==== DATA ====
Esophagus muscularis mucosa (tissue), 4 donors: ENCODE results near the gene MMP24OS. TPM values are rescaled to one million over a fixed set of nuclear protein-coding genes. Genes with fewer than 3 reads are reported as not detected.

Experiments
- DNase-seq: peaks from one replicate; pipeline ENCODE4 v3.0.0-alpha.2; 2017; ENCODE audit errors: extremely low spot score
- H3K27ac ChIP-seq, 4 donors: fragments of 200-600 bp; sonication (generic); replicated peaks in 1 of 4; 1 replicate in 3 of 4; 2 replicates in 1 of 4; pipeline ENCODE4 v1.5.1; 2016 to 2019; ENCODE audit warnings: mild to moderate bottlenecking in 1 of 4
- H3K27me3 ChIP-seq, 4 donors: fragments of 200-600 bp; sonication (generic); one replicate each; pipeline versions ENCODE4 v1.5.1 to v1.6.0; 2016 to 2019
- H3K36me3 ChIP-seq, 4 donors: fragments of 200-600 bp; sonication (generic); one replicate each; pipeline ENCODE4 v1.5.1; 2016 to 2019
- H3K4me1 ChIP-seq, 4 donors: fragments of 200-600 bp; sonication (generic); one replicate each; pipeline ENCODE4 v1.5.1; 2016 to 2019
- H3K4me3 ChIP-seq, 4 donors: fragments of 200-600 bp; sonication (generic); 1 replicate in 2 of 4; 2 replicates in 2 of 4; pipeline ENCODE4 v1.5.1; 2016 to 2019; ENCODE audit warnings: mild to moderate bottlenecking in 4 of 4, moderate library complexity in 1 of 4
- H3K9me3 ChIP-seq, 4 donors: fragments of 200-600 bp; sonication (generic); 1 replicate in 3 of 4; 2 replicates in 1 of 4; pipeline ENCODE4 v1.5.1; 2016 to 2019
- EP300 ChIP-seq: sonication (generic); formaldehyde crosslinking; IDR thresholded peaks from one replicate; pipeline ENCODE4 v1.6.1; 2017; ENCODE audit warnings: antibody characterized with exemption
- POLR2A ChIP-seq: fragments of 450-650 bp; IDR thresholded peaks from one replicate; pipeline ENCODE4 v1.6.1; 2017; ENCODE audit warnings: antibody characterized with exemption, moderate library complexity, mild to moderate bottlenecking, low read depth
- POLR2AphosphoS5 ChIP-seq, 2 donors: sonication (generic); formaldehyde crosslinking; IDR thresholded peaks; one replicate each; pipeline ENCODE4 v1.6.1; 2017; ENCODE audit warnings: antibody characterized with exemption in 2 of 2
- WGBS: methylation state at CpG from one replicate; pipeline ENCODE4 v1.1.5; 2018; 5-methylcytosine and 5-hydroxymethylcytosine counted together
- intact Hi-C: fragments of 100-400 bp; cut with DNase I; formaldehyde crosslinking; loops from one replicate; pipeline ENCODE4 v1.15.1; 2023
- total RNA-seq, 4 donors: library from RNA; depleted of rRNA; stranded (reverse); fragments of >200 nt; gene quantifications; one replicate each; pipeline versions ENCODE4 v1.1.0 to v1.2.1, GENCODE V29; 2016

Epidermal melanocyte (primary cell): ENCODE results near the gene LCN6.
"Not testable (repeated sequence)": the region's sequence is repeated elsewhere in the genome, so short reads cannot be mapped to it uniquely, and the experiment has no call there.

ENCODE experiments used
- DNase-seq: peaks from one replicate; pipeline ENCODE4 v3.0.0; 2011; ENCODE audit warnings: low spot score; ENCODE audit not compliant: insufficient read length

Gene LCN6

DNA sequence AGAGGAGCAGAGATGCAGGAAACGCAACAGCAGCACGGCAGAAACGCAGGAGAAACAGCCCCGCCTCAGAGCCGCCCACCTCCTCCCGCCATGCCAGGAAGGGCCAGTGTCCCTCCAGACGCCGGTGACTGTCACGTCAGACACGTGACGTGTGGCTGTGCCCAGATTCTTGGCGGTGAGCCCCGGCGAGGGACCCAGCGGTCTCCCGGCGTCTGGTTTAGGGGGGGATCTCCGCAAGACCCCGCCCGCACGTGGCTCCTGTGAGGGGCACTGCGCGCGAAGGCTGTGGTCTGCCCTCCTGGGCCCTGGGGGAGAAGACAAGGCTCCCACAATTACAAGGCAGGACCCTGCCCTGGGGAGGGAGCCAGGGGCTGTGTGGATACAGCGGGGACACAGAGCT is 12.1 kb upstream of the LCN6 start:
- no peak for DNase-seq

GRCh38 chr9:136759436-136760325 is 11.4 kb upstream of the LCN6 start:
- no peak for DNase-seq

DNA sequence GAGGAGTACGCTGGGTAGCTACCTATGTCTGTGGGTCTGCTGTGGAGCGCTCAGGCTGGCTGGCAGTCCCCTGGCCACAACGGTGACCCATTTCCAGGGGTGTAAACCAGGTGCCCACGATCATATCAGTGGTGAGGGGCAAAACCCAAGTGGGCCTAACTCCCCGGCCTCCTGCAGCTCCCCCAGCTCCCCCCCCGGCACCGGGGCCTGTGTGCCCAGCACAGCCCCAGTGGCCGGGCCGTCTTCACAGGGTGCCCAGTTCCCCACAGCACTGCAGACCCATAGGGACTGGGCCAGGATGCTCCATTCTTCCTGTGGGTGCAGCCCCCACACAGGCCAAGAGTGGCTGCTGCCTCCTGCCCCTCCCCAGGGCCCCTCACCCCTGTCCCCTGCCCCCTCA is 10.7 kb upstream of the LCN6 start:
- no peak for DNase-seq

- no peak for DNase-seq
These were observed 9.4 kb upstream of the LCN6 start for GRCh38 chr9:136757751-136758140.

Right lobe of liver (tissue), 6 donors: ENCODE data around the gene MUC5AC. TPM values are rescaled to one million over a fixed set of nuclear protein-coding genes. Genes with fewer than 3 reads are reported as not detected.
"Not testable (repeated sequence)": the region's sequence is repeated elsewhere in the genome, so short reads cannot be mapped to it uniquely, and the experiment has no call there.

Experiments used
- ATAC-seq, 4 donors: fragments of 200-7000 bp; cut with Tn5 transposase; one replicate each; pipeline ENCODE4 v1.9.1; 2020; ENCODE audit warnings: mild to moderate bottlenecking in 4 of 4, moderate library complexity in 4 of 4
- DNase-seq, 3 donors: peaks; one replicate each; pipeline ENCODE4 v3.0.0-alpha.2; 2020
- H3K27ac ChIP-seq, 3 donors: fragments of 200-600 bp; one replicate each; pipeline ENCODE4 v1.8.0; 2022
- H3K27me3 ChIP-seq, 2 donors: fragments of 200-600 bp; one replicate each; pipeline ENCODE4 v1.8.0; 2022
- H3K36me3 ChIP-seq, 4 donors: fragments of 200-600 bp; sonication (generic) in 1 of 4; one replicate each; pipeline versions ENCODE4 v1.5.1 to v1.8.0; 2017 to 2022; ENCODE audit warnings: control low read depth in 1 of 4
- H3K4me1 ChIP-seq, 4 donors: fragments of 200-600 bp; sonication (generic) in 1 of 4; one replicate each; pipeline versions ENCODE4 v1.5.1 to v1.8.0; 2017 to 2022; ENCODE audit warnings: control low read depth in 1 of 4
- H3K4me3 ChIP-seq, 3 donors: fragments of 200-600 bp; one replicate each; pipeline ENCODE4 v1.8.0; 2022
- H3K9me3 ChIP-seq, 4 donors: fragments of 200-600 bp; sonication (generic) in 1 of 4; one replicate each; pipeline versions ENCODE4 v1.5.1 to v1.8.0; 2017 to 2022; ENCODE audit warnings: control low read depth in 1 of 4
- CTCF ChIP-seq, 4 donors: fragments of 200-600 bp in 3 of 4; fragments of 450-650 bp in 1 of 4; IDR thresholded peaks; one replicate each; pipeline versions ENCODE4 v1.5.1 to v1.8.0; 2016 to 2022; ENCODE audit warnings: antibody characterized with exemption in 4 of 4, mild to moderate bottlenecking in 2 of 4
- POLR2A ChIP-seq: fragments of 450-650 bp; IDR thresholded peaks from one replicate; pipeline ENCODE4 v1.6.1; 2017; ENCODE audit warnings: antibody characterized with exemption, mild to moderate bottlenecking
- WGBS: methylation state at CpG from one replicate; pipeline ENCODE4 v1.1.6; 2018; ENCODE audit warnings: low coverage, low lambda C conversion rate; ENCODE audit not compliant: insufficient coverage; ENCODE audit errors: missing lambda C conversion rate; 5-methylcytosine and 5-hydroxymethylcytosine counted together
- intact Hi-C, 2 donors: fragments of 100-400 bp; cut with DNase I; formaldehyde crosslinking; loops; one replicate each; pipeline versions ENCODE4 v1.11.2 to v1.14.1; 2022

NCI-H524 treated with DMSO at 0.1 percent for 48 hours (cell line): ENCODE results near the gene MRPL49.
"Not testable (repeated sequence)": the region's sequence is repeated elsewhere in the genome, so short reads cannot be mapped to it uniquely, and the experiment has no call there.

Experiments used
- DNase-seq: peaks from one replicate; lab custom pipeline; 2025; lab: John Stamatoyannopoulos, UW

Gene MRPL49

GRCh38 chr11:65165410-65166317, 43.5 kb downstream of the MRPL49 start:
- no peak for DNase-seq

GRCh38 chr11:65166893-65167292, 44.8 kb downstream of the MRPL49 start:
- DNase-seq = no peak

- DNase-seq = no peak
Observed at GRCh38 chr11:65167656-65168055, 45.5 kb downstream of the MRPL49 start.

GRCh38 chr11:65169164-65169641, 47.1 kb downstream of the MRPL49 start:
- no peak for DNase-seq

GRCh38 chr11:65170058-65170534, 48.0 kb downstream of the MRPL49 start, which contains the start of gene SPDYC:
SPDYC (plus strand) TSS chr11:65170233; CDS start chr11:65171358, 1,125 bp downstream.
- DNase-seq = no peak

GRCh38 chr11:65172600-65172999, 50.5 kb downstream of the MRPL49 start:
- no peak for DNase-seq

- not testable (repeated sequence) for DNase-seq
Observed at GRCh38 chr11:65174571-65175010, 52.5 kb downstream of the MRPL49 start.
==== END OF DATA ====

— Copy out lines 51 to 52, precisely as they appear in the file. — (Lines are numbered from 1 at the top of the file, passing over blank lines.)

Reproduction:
GRCh38 chr11:65166893-65167292, 44.8 kb downstream of the MRPL49 start:
- DNase-seq = no peak